Cashmerette Ellis skirt and Concord tee

From the pattern website: Classic denim gets an update with the Ellis Skirt! Designed for stretch wovens, this skirt pattern promises a flawless fit with two pelvis options (apple or pear), a shaped yoke, fitted waistband, and tailored back darts. View A is an iconic jean skirt, featuring a knee-length hem, front slit, rivets, belt loops, and rounded 5-pocket design, while View B is a flirty mini-skirt with clever diagonal pockets and topstitching detail. RECOMMENDED FABRIC: Main: Mid- to heavy-weight stretch woven fabrics such as denim (10 – 12 oz), corduroy, or canvas, with at least 15% stretch across the grain. Lining: non-stretch cotton. 

cashmeretteellistechdraw_95fec551-8a22-4ccc-a959-d9a114c6bf6d_550x

I sewed view A, the classic jean skirt, but at the length of view B, the mini skirt.  I’m only 158cm tall, and I think that this was a great finished length on me at just above the knee.  I have some yellow denim in stash that might become the mini version of the skirt with the angled front pockets and square back pockets.

Cashmerette Ellis skirt and Concord tee

The tee that I’m wearing in these photos is also from a Cashmerette pattern, the Concord tee. I sewed size 12 C/D bust, graded to 14 waist, graded back to 12 hips. This is the banded short sleeve version, with the scoop neck. The fabric is cotton/spandex from Clear It. I did pay attention when cutting out to avoid having a large dark medallion on each boob. Now, you all know that I will never wear this tee tucked in like it is in these photos; but this is the best way to show you all the waist detailing of the skirt. I am definitely an untucked person.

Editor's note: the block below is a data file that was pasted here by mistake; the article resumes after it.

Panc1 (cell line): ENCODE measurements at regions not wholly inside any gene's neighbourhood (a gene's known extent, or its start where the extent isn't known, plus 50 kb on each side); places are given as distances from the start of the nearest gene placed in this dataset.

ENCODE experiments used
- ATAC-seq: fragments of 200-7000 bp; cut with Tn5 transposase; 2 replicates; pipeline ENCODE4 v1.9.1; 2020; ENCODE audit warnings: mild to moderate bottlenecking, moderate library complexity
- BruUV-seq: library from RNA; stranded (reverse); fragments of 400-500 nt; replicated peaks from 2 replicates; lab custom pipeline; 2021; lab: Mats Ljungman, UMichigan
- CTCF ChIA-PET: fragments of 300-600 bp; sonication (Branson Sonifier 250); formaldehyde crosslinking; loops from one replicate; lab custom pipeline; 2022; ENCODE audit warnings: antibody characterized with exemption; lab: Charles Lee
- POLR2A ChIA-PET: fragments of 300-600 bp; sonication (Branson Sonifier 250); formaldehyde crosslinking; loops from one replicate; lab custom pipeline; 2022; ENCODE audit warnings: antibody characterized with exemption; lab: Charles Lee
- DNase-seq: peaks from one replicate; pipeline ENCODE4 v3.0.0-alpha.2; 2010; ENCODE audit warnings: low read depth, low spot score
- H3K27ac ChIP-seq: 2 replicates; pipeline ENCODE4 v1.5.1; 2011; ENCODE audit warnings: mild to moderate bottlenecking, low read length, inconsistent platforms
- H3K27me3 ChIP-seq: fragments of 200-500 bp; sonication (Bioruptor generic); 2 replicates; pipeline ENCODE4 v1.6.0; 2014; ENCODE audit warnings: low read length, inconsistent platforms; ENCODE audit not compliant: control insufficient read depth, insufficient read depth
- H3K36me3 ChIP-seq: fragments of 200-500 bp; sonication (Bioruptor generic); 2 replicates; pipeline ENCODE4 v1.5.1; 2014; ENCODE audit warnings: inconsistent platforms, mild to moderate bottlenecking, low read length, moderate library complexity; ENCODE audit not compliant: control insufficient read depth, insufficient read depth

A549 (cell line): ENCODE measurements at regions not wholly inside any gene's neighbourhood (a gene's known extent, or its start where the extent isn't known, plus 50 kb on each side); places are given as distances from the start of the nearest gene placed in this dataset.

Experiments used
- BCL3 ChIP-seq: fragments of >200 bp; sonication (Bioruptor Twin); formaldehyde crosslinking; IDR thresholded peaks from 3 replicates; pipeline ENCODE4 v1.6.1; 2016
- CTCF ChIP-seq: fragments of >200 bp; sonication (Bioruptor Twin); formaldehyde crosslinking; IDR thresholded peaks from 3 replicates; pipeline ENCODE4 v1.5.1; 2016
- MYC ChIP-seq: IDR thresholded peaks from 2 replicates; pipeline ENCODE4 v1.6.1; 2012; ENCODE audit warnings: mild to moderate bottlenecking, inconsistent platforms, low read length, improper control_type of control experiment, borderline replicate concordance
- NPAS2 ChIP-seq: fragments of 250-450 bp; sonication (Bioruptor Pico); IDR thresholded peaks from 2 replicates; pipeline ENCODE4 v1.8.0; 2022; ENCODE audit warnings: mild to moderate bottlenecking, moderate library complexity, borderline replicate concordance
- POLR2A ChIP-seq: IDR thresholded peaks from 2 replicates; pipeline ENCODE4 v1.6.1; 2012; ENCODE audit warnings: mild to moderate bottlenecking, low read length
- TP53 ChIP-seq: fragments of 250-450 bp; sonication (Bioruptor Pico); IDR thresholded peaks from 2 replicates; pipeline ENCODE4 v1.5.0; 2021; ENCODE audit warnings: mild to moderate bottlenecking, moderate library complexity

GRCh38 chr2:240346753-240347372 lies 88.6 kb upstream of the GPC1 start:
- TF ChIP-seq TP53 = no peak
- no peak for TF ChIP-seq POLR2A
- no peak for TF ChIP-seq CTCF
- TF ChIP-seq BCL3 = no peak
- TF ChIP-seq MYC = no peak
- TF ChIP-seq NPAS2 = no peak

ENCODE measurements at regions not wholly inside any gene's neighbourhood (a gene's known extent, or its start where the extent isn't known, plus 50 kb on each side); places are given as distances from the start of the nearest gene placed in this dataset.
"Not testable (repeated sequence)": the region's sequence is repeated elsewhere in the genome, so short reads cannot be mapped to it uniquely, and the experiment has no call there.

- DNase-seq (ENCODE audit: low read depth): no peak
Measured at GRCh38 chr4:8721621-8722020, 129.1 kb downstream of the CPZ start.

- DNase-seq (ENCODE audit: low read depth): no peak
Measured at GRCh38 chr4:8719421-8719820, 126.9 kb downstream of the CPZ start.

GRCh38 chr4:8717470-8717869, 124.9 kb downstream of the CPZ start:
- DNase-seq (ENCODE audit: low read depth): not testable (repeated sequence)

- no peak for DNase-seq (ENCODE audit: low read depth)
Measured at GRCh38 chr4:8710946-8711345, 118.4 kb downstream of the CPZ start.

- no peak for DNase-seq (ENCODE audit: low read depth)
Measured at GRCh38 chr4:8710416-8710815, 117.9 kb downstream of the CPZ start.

Cashmerette Ellis skirt and Concord tee

This skirt has proven itself to be very comfortable to wear, and importantly it stays up on my relatively hipless shape without completely strangling my mid-section. That’s a definite win for me!

children's clothing · kids clothing · sewing · teen · tween

Modkid Shelby for Stella

So, here is Stella in her three versions of the Modkid Shelby pattern!  Firstly, I sewed her a cropped, short-sleeved top.

Modkid Patterns Shelby top

This is sewn from cotton/spandex – fairly typical t-shirt fabric. For Stella I sewed size 10, with the length of size 12.

Modkid Patterns Shelby top

This size combination appears to work fairly well for Stella. She’s grown so much taller over the past year – actually, despite the two girls being four and a half years apart in age, they’re now only around one clothing size apart, and are very similar shapes.

Modkid Patterns Shelby top

Hems were finished with a simple small zig-zag throughout. The finished length is just above the belly button, which she seems to like. This top has had a bit of wear since I made it, as has the next version that I sewed.

Modkid Patterns Shelby top

This time I sewed the long-sleeved version with tie front overlay. The stretch jacquard knit is from Super Cheap Fabrics.

Modkid Patterns Shelby top

I had attended an overlocking class shortly before I sewed this top, and took the opportunity to practice my rolled hemming skills on the edges of the front overlay pieces that tie together. This actually made for a nicer tie than the conventional turn and stitch, as the rolled hem resulted in minimal bulk.

Modkid Patterns Shelby top

This fabric was softer yet with more recovery than the blue knit that I used for Stella’s first top, and I think it gives a very pleasing result. She’s worn this one quite a bit over winter.

Modkid Patterns Shelby dress

Finally, I sewed her a dress! This is in lightweight scuba that came into my stash from a friend, possibly originally from Spotlight. Once again I sewed size 12 length with size 10 width.

Modkid Patterns Shelby dress

By this stage I’d sewn this pattern quite a few times, and I can now zoom up one of these garments very quickly. I used a straight stitch to secure hems, and due the fabric thickness I narrow hemmed the front overlay tie edges rather than trying a rolled hem.

Modkid Patterns Shelby dress